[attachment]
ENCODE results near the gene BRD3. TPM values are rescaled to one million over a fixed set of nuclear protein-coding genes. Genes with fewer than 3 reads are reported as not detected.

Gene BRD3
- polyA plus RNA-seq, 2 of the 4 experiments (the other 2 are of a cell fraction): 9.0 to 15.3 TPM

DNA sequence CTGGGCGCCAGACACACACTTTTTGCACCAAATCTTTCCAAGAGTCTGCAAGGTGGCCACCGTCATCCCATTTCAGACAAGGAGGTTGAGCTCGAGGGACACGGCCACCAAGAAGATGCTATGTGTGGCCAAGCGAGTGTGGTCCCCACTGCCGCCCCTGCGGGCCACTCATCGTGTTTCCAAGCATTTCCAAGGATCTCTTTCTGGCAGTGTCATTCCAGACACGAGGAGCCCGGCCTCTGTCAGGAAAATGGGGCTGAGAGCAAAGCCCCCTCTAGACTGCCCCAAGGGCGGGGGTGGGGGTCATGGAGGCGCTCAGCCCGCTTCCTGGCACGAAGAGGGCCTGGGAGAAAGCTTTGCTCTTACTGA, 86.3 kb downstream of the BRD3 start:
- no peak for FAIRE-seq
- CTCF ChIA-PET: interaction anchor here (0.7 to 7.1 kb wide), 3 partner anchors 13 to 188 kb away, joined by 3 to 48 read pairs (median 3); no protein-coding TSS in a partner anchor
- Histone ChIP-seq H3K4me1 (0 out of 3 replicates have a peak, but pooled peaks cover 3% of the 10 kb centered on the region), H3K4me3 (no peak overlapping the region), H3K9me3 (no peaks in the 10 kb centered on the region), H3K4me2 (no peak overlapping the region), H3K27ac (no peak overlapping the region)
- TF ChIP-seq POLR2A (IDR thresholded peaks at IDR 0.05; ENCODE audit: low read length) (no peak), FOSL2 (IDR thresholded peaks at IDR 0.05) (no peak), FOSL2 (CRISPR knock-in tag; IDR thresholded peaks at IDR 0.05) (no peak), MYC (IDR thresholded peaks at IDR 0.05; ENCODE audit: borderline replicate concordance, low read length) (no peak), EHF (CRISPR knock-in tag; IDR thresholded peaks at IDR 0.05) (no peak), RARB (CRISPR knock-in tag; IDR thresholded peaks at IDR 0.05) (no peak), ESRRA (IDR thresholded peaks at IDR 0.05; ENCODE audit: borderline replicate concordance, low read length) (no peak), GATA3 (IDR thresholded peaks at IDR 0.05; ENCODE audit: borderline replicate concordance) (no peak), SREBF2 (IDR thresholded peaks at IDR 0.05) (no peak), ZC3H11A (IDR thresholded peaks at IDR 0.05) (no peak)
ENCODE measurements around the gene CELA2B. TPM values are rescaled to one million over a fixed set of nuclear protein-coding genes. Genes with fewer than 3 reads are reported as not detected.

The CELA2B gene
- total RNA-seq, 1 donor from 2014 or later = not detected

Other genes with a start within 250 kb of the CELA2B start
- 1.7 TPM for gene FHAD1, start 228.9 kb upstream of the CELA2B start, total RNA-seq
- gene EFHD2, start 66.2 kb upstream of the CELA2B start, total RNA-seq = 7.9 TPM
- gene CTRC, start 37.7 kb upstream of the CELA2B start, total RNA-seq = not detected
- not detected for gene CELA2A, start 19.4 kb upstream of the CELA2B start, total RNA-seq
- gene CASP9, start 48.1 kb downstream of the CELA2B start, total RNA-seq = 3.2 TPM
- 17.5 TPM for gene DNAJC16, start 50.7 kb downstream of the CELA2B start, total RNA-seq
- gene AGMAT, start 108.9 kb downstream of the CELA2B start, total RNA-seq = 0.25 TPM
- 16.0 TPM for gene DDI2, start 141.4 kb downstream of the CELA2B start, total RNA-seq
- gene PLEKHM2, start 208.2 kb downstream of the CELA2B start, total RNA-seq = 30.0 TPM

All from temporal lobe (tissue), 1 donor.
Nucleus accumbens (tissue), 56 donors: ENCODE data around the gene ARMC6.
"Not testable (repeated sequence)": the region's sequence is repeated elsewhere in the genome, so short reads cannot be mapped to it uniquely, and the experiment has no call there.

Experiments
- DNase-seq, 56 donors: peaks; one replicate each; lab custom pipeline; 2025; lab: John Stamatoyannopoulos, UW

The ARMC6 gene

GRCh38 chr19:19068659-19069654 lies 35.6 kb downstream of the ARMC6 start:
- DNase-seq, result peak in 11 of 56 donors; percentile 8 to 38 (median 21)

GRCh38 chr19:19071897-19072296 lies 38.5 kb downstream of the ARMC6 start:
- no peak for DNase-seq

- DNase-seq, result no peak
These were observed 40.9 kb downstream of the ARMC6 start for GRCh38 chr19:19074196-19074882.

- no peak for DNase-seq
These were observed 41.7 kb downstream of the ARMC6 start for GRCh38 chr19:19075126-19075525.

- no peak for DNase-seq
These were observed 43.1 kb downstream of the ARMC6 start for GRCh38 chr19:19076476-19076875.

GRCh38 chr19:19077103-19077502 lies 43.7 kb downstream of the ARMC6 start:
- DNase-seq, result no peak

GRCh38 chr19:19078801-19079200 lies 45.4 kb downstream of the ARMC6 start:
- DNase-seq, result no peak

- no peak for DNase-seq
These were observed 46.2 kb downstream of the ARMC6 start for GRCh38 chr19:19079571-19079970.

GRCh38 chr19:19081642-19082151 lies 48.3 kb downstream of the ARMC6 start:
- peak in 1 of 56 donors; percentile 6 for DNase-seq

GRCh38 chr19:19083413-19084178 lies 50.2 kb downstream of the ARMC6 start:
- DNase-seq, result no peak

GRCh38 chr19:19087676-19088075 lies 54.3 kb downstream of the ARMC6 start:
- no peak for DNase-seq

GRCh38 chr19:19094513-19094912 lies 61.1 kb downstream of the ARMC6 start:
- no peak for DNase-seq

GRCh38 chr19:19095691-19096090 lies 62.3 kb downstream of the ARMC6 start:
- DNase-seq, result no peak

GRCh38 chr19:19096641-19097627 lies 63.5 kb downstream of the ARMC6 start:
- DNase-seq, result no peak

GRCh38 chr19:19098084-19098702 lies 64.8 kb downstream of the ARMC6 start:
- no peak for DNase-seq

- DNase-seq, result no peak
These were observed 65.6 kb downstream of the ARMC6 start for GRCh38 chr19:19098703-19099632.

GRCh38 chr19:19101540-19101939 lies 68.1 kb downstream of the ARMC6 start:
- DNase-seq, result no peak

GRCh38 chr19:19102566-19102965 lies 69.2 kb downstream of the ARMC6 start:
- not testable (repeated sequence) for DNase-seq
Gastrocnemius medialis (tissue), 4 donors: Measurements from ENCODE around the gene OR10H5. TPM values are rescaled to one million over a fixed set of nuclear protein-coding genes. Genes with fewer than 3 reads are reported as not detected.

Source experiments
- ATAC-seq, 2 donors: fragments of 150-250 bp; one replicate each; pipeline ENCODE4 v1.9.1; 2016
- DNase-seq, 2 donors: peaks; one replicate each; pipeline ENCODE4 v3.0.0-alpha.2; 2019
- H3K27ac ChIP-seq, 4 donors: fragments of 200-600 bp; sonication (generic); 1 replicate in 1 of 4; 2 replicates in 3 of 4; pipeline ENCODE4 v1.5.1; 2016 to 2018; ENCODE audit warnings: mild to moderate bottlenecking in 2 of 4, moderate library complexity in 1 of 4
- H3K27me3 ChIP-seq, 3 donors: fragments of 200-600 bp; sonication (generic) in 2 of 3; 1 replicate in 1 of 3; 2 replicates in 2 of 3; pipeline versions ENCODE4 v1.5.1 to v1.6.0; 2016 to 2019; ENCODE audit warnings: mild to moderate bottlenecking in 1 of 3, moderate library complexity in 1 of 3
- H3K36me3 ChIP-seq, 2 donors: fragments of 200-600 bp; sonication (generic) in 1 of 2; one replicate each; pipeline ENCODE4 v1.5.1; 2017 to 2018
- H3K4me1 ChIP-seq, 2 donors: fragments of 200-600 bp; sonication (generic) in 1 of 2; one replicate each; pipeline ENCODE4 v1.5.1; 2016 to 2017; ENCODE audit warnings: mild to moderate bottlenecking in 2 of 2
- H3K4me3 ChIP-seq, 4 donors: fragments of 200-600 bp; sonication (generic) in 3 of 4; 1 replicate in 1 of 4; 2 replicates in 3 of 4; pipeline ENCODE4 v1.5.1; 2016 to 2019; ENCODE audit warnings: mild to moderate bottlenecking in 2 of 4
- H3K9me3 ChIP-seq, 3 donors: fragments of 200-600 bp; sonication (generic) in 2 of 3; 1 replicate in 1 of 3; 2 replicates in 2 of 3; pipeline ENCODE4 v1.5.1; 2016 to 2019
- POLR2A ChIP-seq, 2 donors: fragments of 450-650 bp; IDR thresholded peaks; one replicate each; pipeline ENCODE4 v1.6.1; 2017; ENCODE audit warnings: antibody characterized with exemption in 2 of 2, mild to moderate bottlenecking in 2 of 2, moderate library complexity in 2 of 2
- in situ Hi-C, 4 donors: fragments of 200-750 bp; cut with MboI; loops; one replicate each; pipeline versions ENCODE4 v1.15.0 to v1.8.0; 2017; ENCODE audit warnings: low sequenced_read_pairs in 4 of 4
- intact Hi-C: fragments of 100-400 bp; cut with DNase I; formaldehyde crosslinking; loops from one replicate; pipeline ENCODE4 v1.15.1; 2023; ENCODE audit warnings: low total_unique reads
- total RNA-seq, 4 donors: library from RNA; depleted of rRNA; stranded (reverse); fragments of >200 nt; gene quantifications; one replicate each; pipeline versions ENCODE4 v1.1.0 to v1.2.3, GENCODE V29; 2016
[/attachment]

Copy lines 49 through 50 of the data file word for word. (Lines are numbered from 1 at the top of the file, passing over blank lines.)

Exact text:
- no peak for DNase-seq

GRCh38 chr19:19094513-19094912 lies 61.1 kb downstream of the ARMC6 start: